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Sir Job fail'd forth, the evening bright and ftill,
"No place on earth (he cry'd) like Greenwich hill!”
Up ftarts a Palace, lo, th' obedient base 140
Slopes at its foot, the woods its fides embrace,
The filver Thames reflects its marble face.
Now let fome whimsey, or that Devil within-
Which guides all those who know not what they mean,
But give the Knight (or give his Lady) spleen; 145.
Away, away! take all your fcaffolds down,.

"For Snug's the word: My dear! we 'll live in Town."
At amorous Flavio is the stocking thrown?
That very night he longs to lie alone.

1. The Fool, whofe Wife elopes fome thrice a quarter,
For matrimonial folace dies a martyr.

Did ever m Proteus, Merlin, any witch,

Transform themselves fo ftrangely as the Rich?
Well, but the Poor-The Poor have the fame itch;
They change their weekly Barber, weekly News, 155:
Prefer a new Japanner, to their fhoes;



Nullus in orbe finus Baiis praelucet amoenis,
Si dixit dives; lacus et mare fentit amorem
Feftinantis heri: cui fi vitiofa libido
Fecerit aufpicium; cras ferramenta Teanum
Tolletis, fabri. lectus genialis in aula eft?
Nil ait effe prius, melius nil coelibe vita:
1 Si non eft, jurat bene folis effe maritis.


Quo teneam vultus mutantem Protea nodo? Quid pauper? ride: mutat coenacula, lectos,


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Discharge their Garrets, move their beds, and
(They know not whither) in a Chaise and one;
They Phire their fculler, and when once aboard,
Grow fick, and damn the climate-like a Lord. 160
4 You laugh, half-Beau, half-Sloven if I ftand,
My wig all powder, and all fnuff my band;
You laugh, if coat and breeches ftrangely vary,
White gloves, and linen worthy Lady Mary!

But when no Prelate's Lawn, with hair-shirt lin❜d, 165,
Is half fo incoherent as my Mind,

When (each opinion with the next at ftrife,

One s ebb and flow of Follies all my life)



I plant, root up; I build, and then confound;

Turn round' to fquare, and square again to round; 170 "You never change one mufcle of your face,.

You think this Madnefs but a common cafe,
Nor once to Chancery, nor to Hale apply;
Yet hang your lip, to fee a Seam awry!


1 Diruit, aedificat, mutat quadrata rotundis ? " Infanire putas folennia me, neque rides, Nec medici credis, nec curatoris egere

Balnea, P tonfores; conducto navigio aeque
Nauseat, ac locuples quem ducit priva triremis.
9. Si curatus inaequali tonfore capillos
Occurro; rides. fi forte fubucula pexae-
Trita fubeft tunicae, vel fi toga diffidet impar;
Rides. quid, mea cum pugnat fententia fecum;
Quod petiit, fpernit; repetit quod nuper omifit;
Aeftuat, et vitae difconvenit ordine toto;


Careless how ill I with myself agree,


Kind to my drefs, my figure, not to Me.
Is this my * Guide, Philofopher, and Friend?
This he, who loves me, and who ought to mend ;
Who ought to make me (what he can, or none)
That Man divine, whom Wisdom calls her own;
Great without Title, without Fortune blefs'd;
Rich ev'n when plunder'd, z honour'd while opprefs'd;
Lov'd without youth, and follow'd without power;
At home, though exil'd; free, though in the Tower;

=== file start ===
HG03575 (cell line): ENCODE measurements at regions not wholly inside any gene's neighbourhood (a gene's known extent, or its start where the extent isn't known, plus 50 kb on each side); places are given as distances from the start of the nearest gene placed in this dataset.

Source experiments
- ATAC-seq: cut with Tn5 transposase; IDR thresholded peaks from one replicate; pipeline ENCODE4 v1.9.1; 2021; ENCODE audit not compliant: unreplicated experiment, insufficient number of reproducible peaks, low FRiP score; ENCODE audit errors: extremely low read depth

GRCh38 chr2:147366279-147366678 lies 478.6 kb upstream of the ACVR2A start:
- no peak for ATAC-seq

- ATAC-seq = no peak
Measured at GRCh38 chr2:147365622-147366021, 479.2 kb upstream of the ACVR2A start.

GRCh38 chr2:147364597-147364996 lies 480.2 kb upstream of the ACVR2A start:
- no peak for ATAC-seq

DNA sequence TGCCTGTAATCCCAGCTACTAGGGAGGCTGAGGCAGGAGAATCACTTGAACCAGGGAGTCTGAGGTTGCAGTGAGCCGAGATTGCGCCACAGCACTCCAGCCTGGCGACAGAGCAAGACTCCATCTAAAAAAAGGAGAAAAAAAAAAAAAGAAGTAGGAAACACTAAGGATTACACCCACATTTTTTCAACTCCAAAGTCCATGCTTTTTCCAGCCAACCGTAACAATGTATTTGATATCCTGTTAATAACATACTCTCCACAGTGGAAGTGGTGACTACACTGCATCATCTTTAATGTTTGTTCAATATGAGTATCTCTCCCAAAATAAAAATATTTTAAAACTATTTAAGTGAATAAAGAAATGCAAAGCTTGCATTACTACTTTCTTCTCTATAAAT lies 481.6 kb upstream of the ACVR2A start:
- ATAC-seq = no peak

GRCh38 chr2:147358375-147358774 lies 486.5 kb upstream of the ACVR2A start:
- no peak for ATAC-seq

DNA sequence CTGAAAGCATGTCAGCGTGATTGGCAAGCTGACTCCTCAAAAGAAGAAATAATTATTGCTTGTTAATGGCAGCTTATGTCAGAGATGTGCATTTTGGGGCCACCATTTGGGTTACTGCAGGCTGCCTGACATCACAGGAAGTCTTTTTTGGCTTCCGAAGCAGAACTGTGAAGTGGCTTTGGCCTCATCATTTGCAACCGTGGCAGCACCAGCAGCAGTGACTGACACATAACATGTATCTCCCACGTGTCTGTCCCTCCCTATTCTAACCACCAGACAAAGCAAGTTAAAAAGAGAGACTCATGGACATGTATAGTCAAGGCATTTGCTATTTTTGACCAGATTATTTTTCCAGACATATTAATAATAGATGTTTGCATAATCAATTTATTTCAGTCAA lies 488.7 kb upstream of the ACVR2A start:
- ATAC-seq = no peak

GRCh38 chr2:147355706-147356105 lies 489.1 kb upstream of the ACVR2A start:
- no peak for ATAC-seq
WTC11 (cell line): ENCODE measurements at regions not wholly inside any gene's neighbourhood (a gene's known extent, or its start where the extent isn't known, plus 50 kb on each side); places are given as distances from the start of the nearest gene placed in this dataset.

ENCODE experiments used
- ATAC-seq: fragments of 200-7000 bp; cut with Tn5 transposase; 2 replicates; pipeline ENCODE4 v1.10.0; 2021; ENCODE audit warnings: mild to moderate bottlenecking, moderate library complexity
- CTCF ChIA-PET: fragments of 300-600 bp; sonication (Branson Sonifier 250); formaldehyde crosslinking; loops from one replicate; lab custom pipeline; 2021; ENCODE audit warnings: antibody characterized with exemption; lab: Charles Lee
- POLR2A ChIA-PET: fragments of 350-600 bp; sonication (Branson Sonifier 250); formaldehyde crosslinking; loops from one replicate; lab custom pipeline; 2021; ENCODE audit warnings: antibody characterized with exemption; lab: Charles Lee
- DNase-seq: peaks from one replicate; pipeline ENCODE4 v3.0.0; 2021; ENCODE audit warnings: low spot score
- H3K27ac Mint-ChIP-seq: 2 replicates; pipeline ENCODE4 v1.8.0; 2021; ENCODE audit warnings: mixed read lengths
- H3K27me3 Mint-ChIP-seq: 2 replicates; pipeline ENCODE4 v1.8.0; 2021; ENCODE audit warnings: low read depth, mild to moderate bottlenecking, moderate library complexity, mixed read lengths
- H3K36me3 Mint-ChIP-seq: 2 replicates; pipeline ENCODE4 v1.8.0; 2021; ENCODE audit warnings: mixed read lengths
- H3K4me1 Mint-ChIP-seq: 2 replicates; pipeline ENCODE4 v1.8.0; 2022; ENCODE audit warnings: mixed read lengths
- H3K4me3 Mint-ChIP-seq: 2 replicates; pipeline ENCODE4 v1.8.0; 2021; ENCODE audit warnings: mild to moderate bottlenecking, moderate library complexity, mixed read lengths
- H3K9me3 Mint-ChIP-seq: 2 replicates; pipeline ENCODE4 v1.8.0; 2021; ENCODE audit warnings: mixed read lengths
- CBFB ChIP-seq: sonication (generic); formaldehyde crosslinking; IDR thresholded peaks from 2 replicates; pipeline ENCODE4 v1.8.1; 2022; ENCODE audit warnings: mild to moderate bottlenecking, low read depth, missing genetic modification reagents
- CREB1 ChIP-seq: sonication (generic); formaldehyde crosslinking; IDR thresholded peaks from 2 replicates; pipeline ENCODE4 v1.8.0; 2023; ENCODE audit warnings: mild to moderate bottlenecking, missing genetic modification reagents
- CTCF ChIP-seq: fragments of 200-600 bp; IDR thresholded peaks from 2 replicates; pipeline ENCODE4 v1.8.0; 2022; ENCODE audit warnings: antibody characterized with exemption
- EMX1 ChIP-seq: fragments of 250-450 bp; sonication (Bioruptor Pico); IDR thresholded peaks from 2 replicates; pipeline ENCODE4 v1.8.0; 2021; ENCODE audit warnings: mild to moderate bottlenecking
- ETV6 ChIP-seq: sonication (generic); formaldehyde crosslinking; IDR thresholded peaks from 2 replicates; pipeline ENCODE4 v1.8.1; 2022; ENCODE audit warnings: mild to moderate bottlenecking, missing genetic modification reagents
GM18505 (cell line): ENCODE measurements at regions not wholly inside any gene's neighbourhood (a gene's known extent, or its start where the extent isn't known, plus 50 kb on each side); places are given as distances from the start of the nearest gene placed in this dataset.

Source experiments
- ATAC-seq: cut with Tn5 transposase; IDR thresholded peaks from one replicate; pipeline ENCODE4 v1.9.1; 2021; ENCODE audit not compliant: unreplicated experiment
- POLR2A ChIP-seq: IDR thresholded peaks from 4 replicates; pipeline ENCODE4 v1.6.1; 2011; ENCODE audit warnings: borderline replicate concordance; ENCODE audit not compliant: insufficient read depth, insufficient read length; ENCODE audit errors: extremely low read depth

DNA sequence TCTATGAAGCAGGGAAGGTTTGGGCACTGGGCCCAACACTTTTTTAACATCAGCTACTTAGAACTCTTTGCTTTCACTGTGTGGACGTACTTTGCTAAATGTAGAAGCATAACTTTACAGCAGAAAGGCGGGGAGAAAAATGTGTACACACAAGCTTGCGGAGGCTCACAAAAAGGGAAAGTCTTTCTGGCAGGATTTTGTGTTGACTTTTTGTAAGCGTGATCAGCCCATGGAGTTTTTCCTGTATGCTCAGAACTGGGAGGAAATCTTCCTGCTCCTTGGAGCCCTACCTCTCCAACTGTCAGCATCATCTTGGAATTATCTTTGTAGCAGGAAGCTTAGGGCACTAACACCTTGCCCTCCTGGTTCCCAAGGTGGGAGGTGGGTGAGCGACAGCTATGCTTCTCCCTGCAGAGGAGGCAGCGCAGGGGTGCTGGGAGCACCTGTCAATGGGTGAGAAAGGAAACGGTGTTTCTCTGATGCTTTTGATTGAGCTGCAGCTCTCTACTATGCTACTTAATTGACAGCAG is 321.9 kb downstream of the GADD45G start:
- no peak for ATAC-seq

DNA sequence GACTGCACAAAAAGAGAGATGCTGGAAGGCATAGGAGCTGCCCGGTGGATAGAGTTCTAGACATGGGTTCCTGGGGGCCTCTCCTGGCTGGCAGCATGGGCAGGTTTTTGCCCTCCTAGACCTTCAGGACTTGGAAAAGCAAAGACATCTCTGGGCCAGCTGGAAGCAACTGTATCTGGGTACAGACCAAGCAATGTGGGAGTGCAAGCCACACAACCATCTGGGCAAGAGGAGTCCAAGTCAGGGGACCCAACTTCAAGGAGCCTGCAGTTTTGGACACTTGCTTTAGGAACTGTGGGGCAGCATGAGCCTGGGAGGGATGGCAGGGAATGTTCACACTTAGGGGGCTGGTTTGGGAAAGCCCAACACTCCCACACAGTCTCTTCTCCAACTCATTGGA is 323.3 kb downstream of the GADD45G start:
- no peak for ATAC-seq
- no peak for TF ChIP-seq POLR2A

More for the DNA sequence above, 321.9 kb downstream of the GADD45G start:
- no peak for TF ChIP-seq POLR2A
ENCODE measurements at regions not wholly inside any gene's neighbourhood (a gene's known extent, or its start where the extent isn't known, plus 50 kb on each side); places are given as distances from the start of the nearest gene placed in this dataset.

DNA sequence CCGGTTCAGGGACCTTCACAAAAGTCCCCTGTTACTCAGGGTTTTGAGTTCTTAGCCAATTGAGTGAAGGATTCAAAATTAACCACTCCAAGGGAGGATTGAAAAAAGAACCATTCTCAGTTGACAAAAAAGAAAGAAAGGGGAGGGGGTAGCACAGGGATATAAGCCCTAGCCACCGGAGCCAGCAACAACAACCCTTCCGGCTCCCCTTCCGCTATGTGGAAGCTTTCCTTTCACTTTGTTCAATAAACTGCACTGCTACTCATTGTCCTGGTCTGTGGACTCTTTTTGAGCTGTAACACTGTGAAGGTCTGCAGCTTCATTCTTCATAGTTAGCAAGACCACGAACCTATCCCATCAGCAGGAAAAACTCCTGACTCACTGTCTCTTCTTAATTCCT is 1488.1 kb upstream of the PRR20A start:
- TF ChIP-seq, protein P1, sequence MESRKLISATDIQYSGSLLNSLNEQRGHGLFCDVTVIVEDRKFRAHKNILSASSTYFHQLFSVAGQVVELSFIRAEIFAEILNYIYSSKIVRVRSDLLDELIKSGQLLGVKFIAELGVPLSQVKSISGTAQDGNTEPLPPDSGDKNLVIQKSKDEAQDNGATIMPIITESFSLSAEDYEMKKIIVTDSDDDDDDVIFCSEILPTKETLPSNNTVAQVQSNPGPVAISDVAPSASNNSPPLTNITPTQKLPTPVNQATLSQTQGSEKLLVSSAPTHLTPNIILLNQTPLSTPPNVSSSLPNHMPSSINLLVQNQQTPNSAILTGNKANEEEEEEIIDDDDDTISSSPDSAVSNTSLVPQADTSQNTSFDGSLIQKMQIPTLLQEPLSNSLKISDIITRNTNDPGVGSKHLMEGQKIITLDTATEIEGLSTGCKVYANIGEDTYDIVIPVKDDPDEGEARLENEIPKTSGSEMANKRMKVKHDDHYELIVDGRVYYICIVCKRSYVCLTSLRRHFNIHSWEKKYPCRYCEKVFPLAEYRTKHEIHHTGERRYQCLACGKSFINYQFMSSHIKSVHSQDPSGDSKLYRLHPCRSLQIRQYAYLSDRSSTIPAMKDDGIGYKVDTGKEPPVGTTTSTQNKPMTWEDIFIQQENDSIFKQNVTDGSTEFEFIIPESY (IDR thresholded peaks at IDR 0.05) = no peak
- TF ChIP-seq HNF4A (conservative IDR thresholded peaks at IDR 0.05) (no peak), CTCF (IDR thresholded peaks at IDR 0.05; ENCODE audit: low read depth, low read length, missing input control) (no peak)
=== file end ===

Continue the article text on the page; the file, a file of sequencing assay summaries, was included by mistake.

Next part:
In short, that reasoning, high, immortal Thing, 185
Juft lefs than Jove, and d much above a King,




Nay, half in heaven- except (what 's mighty odd) A fit of Vapours clouds this Demy-god!



A praetore dati; rerum * tutela mearum
Cum fis, et prave fectum ftomacheris ob unguem,
De te pendentis, te refpicientis amici.



Ad fummam, fapiens uno minor eft Jove, y dives, b Liber, honoratus, a pulcher, rex denique regum; Praecipue fanus, nifi cum pituita molefta eft.





THIS Piece is the most finished of all his Imitations, and executed in the high manner the Italian Painters call Con Amore. By which they mean, the exertion of that principle, which puts the faculties on the ftretch, and produces the fupreme degree of excellence. For the Poet had all the warmth of affection for the great Lawyer to whom it is addressed; and, indeed, no man ever more deferved to have a Poet for his Friend. In the obtaining of which, as neither Vanity, Party, nor Fear, had any fhare, fo he fupported his title to it by all the offices of true Friendfhip.

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To make men happy, and to keep them fo." (Plain Truth, dear MURRAY, needs no flowers of speech, So take it in the very words of Creech.)

b This Vault of Air, this congregated Ball, Self-center'd Sun, and Stars that rise and fall,

OT to admire, is all the Art I know,





IL admirari, prope res eft una, Numici, Solaque quae poffit facere et fervare beatum. Hunc folem, et ftellas, et decedentia certis

There are, my Friend! whofe philofophic eyes
Look through and trust the Ruler with his skies,
To him commit the hour, the day, the year,
And view this dreadful All without a fear.

Admire we then what Earth's low entrails hold,
Arabian fhores, or Indian feas infold;

All the mad trade of Fools and Slaves for Gold?
Orf Popularity? or Stars and Strings?

The Mob's applaufes, or the gifts of Kings?
Say, with what & eyes we ought at Courts to gaze,
pay the Great our homage of Amaze ?



If weak the pleasure that from thefe can spring, The fear to want them is as weak a thing: Whether we dread, or whether we defire, In either cafe, believe me, we admire; Whether we i joy or grieve, the fame the curfe, Surpriz'd at better, or furpriz'd at worse. Thus good or bad, to one extreme betray 'Th' unbalanc'd Mind, and fnatch the Man away;







Tempora momentis, funt qui formidine nulla
Imbuti fpectent. d quid cenfes, munera terrae?
Quid, maris extremos Arabas ditantis et Indos?
Ludicra, quid, plaufus, et amici dona Quiritis?.
Quo fpectanda modo, & quo fenfu credis et ore?

h Qui timet his adverfa, fere miratur eodem Quo cupiens pacto: pavor eft utrobique moleftus: Improvifa fimul fpecies exterret utrumque:

Gaudeat, an doleat; cupiat, metuatne; quid ad rem,

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